Table 1 Greenhouse gas fluxes in main types of boreal and temperate rewetted peatlands
Fig. 2
figure 2

Average annual values of greenhouse gas fluxes in main groups of restored (rewetted) peatlands. AC Annual average values of CO2-C (NEE), CH4-C and N2O fluxes. D: greenhouse gas balance in CO2equivalent GWP100 values (25 for CH4, 298 for N2O; Myhre et al. 2013). e: greenhouse gas balance in CO2equivalent GWP500 values (7.6 for CH4, 153 for N2O; Forster et al. 2007)

To explain the dilemma of peatland restoration and afforestation in a long-term perspective and mitigation of climate warming, we created a conceptual model that helps to characterize the changes in the C budget under different management practices (Fig. 3).

Fig. 3
figure 3

Conceptual figure of C balance in hemiboreal ombrotrophic afforested peatland sites in a 300-year time-span. For drained and restored peatlands, time since drainage is shown. The tabs on the managed peatland forests graphs represent 100-year logging cycles. See Supplementary Table 1 for input parameters and modelling assumptions

The resulting climatic effects of these management options are strongly time-dependent and rely on difference in forming above or below ground carbon pool and carbon turnover rate.

Our conceptual model of long-term C stock dynamics over 300-year period is based on the approach proposed by Minkkinen & Laine (1998). We developed it further to include C stock dynamics in nutrient-poor mires (open bog and bog forest), drained bog forest, and potential land use scenarios after milled peat extraction (restored bog, naturally regenerated unmanaged forest and managed forest). In modelling, we assumed equal C stock 686 t ha−1 in any peatland as initial status, corresponding to C stock with 2 m peat depth in pristine bog (Supplementary Table 1). As approximation, the stem, branches and coarse root biomass were assumed to have stable ratio (branches 12% of stem biomass and coarse roots 19% of above ground biomass) in any age group, wood density (kg m3) and C content (%) values were derived from literature (Kask and Pikk 2009; Külla 1997). Initial value of stem biomass was set 3 m3 ha− 1 for pristine open bog, 100 m3 ha−1 yr−1 for pristine bog forest and 0 m3 ha−1 for any other land use classes (initially harvested peatland forest or treeless peat extraction site) with annual stem biomass increment by 0 m3 ha−1 yr−1 for open bog, 0.1 m3 ha−1 yr−1 for stable continuous cover bog forest, 4 m3 ha−1 yr−1 for drained peatland forest and naturally regenerated forest on peat extraction site (initial value 0 m3 ha−1 yr−1 until year 20, thereafter gradually increasing until 4 m3 ha−1 yr−1 by year 50 and starting to decline to 0.1 m3 ha−1 yr−1 by year 160 as equal to pristine bog forest) while mean annual increment of 6 m3 ha−1 yr−1 was assigned to managed forest on drained former peat extraction site because of higher fertility of deeper peat layers (usually fen peat) after removal of Sphagnum peat. In pristine bog forest, restored bog and unmanaged peatland forest on former peat extraction site no harvest and timber removal is considered. Harvesting cycle is assumed to be 100 years in both restored managed peatland forest and drained managed peatland forests, while only stem biomass is removed. Fine root biomass was considered as part of C turnover and part of net ecosystem exchange (NEE). NEE values for modelled ecosystems are based on original data from Estonian study sites (Table 1), Estonian national GHG inventory, and literature (Salm et al. 2012; Wilson et al. 2016a). A conceptual scheme presents modelled long-term C stock dynamics in pristine mire ecosystems, restored and afforested drained peatlands (Fig. 3).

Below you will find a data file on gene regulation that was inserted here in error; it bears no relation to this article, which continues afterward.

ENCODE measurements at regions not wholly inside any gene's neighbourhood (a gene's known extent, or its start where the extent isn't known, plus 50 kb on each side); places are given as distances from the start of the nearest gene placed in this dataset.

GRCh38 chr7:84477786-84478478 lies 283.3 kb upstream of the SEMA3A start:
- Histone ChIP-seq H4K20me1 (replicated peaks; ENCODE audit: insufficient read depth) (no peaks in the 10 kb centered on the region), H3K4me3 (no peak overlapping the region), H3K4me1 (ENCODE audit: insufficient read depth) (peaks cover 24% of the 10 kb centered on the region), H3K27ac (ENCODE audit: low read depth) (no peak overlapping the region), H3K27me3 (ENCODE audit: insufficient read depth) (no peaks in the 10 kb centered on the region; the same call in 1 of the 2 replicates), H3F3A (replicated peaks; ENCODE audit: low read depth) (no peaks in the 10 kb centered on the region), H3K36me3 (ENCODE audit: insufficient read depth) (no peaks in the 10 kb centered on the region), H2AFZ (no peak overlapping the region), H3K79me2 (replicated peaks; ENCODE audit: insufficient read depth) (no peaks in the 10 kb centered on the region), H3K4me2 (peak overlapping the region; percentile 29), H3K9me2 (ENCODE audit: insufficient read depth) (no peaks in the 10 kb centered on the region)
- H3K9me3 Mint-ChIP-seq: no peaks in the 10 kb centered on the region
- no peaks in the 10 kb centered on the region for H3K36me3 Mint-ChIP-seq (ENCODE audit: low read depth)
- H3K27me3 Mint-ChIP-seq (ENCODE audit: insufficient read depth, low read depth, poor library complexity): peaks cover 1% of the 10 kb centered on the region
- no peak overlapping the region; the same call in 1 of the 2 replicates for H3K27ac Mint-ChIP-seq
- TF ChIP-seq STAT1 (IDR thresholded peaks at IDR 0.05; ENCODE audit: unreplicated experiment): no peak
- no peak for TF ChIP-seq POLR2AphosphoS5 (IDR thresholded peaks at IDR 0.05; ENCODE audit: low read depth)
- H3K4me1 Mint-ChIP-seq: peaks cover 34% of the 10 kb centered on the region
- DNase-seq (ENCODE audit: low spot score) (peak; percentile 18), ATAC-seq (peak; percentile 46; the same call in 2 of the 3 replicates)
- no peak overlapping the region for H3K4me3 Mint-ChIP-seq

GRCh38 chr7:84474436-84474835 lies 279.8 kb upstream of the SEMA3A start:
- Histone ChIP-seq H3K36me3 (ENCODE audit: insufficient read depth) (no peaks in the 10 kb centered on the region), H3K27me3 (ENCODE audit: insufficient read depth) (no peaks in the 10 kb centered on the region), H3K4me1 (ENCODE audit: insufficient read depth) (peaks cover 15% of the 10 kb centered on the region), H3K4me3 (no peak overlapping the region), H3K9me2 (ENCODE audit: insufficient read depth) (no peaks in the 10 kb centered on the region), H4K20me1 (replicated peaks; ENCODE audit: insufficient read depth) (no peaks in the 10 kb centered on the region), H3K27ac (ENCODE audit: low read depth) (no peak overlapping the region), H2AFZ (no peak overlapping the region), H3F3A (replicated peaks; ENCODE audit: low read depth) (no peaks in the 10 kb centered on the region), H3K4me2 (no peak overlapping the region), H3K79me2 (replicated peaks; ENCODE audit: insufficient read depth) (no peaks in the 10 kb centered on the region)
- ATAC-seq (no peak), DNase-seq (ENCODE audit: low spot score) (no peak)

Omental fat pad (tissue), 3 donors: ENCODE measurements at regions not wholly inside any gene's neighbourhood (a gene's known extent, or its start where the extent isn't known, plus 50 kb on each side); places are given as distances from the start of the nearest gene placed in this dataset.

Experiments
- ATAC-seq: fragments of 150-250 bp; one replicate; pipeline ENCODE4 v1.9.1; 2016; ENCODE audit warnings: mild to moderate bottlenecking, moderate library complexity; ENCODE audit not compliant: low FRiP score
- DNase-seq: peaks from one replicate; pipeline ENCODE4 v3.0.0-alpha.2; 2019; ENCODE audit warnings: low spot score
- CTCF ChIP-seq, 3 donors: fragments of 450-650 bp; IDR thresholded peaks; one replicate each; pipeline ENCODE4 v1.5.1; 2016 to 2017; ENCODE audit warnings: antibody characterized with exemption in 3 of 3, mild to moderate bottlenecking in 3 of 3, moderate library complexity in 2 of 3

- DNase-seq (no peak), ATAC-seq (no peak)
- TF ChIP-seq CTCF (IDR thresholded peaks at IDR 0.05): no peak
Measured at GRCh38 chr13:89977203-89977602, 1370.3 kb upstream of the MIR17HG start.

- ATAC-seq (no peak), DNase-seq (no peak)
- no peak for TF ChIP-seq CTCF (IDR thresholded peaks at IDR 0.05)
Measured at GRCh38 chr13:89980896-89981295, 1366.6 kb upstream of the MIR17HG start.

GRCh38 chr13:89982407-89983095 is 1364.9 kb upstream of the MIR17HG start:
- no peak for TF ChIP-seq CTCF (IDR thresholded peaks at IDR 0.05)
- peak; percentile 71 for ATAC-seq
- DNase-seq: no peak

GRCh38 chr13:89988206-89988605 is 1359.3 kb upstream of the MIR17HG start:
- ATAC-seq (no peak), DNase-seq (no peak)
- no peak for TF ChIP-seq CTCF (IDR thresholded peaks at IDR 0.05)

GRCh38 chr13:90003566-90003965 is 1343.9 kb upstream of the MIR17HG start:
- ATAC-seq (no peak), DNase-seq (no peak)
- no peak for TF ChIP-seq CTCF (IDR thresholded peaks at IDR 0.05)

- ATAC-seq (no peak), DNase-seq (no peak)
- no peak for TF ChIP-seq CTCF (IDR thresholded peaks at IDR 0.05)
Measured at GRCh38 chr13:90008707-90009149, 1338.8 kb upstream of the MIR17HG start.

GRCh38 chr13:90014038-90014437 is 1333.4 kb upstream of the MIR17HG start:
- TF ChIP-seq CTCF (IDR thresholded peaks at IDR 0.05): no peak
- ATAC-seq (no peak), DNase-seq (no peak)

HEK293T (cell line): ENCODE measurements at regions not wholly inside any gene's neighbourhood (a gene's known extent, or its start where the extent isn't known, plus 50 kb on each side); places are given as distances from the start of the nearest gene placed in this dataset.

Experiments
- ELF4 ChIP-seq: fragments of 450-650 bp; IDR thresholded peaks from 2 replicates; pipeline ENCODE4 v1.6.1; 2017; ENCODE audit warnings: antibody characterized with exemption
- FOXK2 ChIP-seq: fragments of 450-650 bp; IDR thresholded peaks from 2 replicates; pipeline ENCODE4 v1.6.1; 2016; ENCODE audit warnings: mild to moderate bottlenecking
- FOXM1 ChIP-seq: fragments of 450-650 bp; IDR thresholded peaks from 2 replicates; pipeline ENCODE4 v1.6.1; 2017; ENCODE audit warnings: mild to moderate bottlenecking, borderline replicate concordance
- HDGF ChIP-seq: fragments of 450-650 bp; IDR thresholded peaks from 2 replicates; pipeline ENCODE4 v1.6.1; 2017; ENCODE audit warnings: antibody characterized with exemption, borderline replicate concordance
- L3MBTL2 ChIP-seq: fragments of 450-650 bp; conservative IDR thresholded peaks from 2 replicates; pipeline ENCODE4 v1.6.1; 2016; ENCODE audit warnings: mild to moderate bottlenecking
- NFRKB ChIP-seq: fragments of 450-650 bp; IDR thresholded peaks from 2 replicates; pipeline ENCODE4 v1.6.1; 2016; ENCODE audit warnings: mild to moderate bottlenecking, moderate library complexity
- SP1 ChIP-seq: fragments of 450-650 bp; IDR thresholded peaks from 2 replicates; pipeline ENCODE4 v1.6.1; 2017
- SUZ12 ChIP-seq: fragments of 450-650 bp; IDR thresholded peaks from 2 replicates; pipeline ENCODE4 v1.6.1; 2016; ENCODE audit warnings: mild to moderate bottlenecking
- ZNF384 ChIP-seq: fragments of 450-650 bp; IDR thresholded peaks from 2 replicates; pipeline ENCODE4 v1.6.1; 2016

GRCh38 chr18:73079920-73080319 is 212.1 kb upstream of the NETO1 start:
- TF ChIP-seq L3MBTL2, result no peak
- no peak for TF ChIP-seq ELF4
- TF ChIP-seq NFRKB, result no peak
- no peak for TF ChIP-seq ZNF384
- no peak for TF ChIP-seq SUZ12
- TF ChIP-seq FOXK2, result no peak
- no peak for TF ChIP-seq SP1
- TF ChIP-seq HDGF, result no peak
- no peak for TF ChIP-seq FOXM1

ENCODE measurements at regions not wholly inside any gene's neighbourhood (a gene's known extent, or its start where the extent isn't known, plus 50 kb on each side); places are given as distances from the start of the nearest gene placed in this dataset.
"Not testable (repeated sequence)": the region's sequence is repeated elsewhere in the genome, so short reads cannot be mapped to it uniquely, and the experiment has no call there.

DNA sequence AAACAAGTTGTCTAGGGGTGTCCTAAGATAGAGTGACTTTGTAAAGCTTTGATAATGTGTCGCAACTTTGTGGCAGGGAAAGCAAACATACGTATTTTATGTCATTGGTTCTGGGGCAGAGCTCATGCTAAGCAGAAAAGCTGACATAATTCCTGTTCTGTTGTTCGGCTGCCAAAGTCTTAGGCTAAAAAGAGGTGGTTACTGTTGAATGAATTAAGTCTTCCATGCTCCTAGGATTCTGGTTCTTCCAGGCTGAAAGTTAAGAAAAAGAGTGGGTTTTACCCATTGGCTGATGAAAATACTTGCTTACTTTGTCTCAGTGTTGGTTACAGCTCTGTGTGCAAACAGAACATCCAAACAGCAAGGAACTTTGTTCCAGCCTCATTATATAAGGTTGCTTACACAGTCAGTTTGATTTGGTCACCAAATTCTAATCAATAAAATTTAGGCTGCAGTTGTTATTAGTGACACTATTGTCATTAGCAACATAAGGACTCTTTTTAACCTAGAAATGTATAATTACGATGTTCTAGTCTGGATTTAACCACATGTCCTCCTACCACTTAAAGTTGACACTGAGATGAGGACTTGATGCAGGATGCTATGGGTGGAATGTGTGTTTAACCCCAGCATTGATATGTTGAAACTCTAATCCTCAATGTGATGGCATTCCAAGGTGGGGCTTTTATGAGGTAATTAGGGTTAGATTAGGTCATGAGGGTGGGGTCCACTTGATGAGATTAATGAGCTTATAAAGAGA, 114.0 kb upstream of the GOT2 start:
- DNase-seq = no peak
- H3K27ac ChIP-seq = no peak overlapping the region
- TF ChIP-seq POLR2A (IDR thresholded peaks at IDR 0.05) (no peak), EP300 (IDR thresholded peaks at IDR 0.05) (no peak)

Results and discussion

Greenhouse gas fluxes in restored peatlands

Figure 1 illustrates a conceptual view of estimated GHG fluxes in natural, drained and restored (rewetted) peatlands. In restored peatlands, CO2 fluxes play the main role in climate impacts, while CH4 emissions are moderate and N2O fluxes are low making them less significant. Lateral losses of dissolved and particulate C in water can account up to a half of total C budget. Among the different restored peatlands, paludiculture has the highest estimated carbon dioxide (CO2) sequestration rate (> 1000 kg C ha−1 y−1) followed by rewetted forests, open fens and bogs. However, some rewetted peatlands are potential source of both CO2 and CH4, at least during the first 20 years after restoration (Vanselow-Algan et al. 2021).

According to our analysis, all restored peatlands were C sinks. However, there was significant variation of the data, mainly due to limited data availability and differences in the age since rewetting, as well as variation in plant cover development (Table 1). Average annual CO2–C stored in rewetted forests, open peatlands and paludicultural sites was − 928, − 534, and − 528 kg CO2–C ha−1 yr−1, respectively (Table 1). These findings are consistent with the CO2 flux values reported by Günther et al. (2020) for rewetted peatlands. Due to their diversity, paludicultural ecosystems showed the most significant variation in CO2-C fluxes ranging from high C capturing to moderate emissions, with the highest values observed in Phalaris arundinacea and Poa spp. plantation on rich fen peat (Kandel et al. 2020). Shallow lakes established on flooded peat extraction sites generally emitted low to moderate levels of CO2 except extensively vegetated eutrophic sites (Minke et al. 2016).

In all rewetted peatlands, the average annual CH4 fluxes were at moderate level, with the highest values observed in shallow lakes (451 kg CH4–C ha−1 yr−1) and followed by rewetted forests, open bogs/fens and paludiculture (218, 163, and 122 kg CH4–C ha−1 yr−1, respectively; Table 1). Average annual N2O fluxes ranged from low to moderate levels (0.01 to 4.45 kg N2O–N ha−1 yr−1), except in Phalaris paludiculture plantations on poor and acid peat where liming and fertilization resulted in fluxes of up to 19 kg N2O–N ha−1 yr−1 under high groundwater levels and 28.1 kg N2O–N ha−1 yr−1 under low water levels (Maddison et al. 2016; Table 1).